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Ancient harvest traditions with local twists

By Lorraine Graves

Published 2:28 PDT, Thu September 5, 2019

Last Updated: 3:30 PDT, Thu September 5, 2019

Most cultures and locales have a harvest festival to give thanks for and celebrate the bounty of the fields. Richmond is set to host just such festivals as fall arrives in our city.

Most cultures and locales have a harvest festival to give thanks for and celebrate the bounty of the fields. Richmond is set to host just such festivals as fall arrives in our city.

Three examples are Feast of the Fields, the Harvest Full Moon Festival at Minoru and, at Richmond City Centre Community Centre, the Harvest Full Moon Project.

The festival culminates in the fifth annual Community Harvest Celebration and Lantern procession, Sept. 14 from 5:30 p.m. to 8:30 p.m. at Minoru Park. 

“This particular event is an interweaving of cultures, celebrating both the harvest time and this time of year when the full moon is called the harvest moon,” explains co-ordinator Marina Szijarto. “There is a large demographic within the City Centre whose cultural background is from Asia. Their celebration at this time of year is called the Mid-Autumn Festival. And so this project is a combination of my English heritage and growing up in a rural agricultural area. Richmond’s history, and to this day, is that of a farming community with some of the richest farm land in Canada. That’s why this is a mix of those cultures,” says the local artist who created the Harvest Full Moon Project.

Activities start at the Richmond City Centre Community Centre on Sept. 6 and run through Sept. 11. They include workshops where you can learn to make mooncakes, harvest bread, lanterns and dumplings, as well as a chance to decorate your own paper tea cup to use in the festival.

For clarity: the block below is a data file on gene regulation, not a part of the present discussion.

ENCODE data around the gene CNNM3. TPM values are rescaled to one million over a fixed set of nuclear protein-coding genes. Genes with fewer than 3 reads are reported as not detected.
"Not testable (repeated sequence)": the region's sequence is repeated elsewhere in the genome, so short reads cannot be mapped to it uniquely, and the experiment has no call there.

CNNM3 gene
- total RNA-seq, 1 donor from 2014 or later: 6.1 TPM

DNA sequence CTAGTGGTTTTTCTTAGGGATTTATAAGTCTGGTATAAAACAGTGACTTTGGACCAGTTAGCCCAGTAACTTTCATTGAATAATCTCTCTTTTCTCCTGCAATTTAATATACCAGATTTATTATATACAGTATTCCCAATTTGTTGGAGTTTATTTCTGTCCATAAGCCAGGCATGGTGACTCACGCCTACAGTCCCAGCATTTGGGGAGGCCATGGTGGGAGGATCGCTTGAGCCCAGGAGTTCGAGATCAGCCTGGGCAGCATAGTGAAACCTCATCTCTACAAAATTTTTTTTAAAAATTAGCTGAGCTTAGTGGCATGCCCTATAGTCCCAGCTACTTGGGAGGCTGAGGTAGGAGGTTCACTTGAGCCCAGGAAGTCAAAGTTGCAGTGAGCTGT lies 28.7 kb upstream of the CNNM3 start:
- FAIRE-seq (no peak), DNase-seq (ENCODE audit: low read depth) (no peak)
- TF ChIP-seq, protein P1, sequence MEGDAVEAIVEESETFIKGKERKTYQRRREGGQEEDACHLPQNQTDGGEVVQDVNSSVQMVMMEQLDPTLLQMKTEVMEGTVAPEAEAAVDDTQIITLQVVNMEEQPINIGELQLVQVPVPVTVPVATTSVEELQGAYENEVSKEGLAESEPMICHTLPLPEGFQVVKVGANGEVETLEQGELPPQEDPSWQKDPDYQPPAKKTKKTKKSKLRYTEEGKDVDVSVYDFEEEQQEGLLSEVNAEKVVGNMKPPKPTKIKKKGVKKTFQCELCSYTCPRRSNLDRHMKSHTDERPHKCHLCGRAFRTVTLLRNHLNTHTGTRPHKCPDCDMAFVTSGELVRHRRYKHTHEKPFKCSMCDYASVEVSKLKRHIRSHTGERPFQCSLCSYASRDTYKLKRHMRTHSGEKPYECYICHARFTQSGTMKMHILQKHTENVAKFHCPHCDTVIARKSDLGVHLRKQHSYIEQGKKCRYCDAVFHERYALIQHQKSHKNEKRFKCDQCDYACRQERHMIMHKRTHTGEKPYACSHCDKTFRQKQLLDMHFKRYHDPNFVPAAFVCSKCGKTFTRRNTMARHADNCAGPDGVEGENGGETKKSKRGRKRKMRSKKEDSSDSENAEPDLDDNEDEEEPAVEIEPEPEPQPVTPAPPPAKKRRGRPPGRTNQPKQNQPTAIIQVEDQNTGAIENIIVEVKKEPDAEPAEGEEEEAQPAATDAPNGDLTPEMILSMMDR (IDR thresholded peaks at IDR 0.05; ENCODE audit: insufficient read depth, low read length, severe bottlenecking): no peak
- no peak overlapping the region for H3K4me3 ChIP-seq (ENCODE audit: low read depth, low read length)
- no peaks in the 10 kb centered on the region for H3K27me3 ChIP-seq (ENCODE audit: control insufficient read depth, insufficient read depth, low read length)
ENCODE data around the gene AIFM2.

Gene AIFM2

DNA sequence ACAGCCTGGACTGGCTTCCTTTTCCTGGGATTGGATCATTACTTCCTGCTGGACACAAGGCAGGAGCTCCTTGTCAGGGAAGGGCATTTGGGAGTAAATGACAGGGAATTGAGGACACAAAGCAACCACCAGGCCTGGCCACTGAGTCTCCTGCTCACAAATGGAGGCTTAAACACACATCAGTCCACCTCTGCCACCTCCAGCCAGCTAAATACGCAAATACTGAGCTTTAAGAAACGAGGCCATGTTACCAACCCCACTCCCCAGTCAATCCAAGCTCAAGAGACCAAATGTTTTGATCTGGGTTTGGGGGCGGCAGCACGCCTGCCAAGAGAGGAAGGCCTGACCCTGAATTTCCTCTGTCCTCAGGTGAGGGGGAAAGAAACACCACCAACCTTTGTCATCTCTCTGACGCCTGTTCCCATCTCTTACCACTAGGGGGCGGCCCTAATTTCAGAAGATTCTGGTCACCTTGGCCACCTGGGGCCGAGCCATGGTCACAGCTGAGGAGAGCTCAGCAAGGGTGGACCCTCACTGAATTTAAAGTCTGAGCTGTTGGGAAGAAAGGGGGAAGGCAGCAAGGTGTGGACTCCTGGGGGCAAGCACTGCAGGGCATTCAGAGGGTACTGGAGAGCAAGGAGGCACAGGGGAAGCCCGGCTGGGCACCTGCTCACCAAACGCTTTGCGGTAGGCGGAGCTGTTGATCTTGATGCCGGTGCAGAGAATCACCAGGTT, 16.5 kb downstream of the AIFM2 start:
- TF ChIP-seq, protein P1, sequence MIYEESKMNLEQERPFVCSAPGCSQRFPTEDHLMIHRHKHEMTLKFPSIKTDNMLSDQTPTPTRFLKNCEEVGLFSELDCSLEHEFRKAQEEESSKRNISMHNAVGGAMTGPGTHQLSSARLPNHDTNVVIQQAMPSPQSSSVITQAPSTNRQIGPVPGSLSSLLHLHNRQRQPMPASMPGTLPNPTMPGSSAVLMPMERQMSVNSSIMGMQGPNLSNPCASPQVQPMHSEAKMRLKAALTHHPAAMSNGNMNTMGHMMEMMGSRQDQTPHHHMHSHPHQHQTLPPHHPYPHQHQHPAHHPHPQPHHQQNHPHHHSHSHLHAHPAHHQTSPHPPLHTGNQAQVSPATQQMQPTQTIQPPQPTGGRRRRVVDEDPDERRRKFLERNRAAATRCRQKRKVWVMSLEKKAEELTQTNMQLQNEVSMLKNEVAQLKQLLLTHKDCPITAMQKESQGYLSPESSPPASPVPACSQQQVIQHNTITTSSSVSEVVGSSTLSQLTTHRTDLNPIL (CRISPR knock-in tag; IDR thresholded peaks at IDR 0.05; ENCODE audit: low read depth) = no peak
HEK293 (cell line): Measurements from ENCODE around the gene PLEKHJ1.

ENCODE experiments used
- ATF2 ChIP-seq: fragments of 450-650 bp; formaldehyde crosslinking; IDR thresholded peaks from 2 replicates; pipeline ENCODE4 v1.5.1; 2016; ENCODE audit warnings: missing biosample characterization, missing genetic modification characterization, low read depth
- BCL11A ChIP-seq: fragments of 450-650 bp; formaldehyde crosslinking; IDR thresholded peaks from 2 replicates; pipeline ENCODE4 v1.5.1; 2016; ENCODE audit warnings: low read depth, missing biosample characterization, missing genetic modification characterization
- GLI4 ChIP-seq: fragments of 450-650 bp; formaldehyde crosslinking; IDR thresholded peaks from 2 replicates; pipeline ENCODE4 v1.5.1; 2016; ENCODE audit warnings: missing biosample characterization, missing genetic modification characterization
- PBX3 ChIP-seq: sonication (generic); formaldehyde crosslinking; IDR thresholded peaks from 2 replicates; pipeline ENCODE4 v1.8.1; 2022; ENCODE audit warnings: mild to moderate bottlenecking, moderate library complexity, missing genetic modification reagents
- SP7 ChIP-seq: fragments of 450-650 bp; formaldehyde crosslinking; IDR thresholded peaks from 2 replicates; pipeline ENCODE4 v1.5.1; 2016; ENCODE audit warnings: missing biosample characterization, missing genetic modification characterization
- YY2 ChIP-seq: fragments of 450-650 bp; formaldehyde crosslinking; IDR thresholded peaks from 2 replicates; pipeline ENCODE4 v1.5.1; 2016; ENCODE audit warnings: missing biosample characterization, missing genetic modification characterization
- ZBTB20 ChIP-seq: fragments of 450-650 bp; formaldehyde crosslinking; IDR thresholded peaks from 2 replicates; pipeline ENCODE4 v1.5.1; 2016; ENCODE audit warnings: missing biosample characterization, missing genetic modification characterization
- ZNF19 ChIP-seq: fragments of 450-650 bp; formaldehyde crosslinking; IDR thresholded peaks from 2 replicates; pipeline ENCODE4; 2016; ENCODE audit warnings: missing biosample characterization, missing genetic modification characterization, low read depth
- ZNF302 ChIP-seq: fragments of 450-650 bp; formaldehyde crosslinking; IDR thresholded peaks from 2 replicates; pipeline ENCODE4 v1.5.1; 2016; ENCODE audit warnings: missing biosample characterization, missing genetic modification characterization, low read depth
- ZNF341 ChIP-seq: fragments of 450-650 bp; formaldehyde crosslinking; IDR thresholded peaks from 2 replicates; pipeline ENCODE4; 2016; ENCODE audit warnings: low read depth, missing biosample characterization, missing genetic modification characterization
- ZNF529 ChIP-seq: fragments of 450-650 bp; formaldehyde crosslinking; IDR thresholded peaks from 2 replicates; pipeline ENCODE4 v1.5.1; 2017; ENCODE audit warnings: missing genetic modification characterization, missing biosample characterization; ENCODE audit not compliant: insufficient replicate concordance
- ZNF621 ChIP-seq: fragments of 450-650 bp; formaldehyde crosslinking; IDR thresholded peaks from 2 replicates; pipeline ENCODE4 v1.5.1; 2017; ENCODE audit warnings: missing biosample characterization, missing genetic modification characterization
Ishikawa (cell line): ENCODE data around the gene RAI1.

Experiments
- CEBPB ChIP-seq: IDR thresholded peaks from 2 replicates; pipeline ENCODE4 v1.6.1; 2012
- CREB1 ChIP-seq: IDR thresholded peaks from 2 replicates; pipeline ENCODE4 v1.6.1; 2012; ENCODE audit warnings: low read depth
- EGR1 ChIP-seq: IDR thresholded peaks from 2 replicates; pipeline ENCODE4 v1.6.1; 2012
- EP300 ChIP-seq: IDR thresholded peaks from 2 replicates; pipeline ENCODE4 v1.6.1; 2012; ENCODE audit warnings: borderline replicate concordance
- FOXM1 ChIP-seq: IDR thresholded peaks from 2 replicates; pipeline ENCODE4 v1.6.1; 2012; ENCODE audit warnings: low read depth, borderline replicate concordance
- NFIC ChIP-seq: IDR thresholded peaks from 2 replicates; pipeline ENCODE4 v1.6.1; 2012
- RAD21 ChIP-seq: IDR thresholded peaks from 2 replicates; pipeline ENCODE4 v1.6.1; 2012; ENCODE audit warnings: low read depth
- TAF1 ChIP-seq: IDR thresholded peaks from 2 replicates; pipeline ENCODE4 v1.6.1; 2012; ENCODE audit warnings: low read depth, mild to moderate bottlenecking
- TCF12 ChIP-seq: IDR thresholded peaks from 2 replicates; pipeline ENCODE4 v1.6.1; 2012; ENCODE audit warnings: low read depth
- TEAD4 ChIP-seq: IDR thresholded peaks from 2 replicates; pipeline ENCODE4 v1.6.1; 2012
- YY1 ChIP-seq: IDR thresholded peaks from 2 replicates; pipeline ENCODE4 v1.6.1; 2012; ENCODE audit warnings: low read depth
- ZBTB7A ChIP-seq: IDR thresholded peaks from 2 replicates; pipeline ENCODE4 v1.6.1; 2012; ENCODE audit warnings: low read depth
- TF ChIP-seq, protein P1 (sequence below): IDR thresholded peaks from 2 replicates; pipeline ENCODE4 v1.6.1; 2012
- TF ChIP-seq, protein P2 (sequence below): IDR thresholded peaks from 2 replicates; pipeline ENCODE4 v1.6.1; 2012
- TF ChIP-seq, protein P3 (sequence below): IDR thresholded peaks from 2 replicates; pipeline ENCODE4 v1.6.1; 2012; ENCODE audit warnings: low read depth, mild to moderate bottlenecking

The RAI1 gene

Feast of the Fields, on Sept. 8 at Rabbit River Farms, is put on by Farm Folk City Folk. It is an organization dedicated to introducing those outside the agricultural sector to the splendor and variety of food, drink and other produce we enjoy from the farmers of our province. By understanding where our food comes from, and the work that goes into it, the organization hopes for more support for the farming sector on which we all depend. 

Their website says, “We connect, empower, and inspire people to strengthen BC's sustainable food systems.” 

Feast of the Fields, held in Richmond for the first time, gives city folk a chance to taste the best of B.C. agriculture in all its forms from raw produce to wine and gourmet food.

The participating restaurants and chefs prepare B.C.’s finest produce as feast-goers wander about with their own plate, utensils and glass to sample their way through the field. See the website for the venue map to see the variety food stalls. Remember to take cash if you hope to buy things to bring home.  

There is an old saying, that you need a doctor occasionally, a lawyer maybe once in your life, but a farmer you need three times a day every day. The harvest festivals are a time to ponder and thank the farmers who feed us. 

One purpose of the Harvest Moon festival and workshops highlighting harvest time, is to also bring Richmond’s city centre together as a community. Long an area of apartments, stores and malls, it is becoming a residential neighbourhood, albeit one of apartment-dwellers, but a neighbourhood nonetheless. 

Of the previous parade, Gary Cross, then a member of the City Centre Community Centre Association board said, “On the evening we walked together celebrating the harvest moon, I felt that for the first time, we were a community celebrating in something together. Our City Centre neighbourhood was no longer just a mere spot on the map, we were connected. I deeply hope that The Harvest Full Moon Festival will grow until it’s ingrained as part of our culture and tradition.” 

For more information on Feast of the Fields Sun, Sept. 8 from 1 to 5 p.m. at Rabbit River Farms www.rabbitriverfarms.com, 17740 River Rd go to feastoffields.com/metro-vancouver-2019-feast/

For the festival parade, meet at Bowling Green Road, east of Richmond Hospital.

For more information about Harvest Full Moon Project and Festival go to harvestfullmoonproject.wordpress.com

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